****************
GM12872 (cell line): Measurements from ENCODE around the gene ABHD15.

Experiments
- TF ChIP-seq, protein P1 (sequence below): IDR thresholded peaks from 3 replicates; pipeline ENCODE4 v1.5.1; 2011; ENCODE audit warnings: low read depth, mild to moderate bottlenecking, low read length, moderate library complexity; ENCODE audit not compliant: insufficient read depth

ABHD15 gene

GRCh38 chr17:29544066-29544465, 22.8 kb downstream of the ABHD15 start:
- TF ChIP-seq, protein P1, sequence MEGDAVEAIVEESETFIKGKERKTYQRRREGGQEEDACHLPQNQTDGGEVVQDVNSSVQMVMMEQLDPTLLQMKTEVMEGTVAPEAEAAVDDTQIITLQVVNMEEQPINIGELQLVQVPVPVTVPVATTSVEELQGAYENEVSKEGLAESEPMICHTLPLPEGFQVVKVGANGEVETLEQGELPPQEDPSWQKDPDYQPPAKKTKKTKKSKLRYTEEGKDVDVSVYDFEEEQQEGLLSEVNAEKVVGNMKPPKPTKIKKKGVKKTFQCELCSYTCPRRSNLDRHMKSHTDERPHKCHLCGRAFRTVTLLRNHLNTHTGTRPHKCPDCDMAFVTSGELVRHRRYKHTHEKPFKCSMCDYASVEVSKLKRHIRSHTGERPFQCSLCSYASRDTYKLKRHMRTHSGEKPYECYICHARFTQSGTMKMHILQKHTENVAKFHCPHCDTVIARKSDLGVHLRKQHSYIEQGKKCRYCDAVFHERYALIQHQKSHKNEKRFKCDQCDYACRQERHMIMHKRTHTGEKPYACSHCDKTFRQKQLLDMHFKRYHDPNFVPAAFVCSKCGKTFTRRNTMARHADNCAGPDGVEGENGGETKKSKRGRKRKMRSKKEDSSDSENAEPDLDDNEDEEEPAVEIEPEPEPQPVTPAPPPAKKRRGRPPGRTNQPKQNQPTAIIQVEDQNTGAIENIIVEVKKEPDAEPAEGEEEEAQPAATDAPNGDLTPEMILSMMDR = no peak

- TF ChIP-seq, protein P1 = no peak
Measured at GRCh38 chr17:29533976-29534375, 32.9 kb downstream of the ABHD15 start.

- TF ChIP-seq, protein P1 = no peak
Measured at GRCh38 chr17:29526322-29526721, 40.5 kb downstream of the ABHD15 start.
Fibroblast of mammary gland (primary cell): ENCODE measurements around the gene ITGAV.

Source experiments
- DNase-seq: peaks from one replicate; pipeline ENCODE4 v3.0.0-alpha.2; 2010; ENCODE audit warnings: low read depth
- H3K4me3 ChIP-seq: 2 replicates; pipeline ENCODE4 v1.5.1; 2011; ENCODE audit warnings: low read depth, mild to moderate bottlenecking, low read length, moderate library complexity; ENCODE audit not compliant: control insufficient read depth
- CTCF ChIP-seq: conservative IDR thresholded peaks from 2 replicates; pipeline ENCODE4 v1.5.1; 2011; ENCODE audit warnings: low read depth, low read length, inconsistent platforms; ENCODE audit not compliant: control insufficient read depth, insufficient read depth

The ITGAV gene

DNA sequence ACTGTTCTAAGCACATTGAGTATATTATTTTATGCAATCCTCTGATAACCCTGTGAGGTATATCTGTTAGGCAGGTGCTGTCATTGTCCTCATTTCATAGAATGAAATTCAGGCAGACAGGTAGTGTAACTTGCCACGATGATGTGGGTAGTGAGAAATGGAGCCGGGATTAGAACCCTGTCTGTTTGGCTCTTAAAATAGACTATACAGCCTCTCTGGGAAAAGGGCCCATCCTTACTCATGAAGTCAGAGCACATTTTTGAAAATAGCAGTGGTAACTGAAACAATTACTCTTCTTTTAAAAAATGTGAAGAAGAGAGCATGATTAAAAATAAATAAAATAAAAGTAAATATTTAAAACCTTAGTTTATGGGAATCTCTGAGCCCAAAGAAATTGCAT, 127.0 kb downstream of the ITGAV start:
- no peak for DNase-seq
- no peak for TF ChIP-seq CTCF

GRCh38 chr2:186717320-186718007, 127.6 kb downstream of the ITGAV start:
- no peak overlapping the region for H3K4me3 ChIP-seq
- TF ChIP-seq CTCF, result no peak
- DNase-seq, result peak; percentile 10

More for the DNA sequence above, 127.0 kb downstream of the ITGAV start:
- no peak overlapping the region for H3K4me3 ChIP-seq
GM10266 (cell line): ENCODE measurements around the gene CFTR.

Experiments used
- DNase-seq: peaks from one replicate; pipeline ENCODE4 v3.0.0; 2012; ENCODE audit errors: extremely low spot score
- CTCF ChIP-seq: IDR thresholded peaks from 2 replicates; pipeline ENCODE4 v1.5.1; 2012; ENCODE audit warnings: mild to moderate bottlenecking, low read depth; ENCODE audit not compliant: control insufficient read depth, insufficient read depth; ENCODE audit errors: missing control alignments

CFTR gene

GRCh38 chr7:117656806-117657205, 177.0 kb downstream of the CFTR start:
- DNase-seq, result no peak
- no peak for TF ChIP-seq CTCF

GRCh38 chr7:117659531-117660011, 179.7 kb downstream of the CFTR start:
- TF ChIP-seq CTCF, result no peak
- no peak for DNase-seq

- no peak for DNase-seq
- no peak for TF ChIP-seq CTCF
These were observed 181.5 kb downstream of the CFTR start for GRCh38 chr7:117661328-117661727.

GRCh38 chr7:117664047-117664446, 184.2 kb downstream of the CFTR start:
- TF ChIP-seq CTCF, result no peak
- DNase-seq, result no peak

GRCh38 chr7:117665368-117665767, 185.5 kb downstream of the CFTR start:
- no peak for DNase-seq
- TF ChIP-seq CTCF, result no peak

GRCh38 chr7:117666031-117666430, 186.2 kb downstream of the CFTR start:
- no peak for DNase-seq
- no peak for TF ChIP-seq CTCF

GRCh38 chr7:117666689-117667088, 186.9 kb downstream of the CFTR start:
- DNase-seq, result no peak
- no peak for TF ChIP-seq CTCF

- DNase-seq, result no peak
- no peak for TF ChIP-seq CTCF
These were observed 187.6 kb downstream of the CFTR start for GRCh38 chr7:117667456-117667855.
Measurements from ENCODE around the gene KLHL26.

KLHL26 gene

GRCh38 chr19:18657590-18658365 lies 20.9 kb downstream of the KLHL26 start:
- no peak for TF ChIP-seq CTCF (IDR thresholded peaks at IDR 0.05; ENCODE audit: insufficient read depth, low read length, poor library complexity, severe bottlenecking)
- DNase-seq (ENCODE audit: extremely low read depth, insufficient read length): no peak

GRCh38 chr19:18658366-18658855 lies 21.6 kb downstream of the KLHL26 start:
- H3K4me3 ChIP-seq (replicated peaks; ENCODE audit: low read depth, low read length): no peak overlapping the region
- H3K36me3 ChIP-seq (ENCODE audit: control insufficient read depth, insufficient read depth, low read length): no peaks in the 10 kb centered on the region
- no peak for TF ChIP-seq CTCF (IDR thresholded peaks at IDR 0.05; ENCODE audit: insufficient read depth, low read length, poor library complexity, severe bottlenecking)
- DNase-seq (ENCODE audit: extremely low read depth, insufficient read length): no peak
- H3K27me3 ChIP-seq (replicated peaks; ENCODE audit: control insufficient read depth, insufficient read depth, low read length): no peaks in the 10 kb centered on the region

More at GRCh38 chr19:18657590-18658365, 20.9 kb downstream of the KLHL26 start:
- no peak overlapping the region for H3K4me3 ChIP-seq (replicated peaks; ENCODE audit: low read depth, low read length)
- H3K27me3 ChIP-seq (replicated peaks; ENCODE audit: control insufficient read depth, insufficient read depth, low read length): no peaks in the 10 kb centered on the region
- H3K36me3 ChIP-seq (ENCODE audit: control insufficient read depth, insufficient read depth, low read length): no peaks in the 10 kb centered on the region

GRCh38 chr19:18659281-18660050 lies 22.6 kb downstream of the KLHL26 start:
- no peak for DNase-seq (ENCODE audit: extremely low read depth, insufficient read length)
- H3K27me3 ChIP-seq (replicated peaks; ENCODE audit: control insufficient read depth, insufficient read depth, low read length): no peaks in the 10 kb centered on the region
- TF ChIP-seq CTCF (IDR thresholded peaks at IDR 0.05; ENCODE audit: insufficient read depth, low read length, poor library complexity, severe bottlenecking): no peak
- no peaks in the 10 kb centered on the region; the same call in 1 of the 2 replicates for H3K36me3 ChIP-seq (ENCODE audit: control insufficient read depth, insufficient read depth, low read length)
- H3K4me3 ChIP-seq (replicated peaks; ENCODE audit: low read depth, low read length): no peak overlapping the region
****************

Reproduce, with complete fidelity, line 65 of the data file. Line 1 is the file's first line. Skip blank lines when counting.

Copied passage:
- H3K27me3 ChIP-seq (replicated peaks; ENCODE audit: control insufficient read depth, insufficient read depth, low read length): no peaks in the 10 kb centered on the region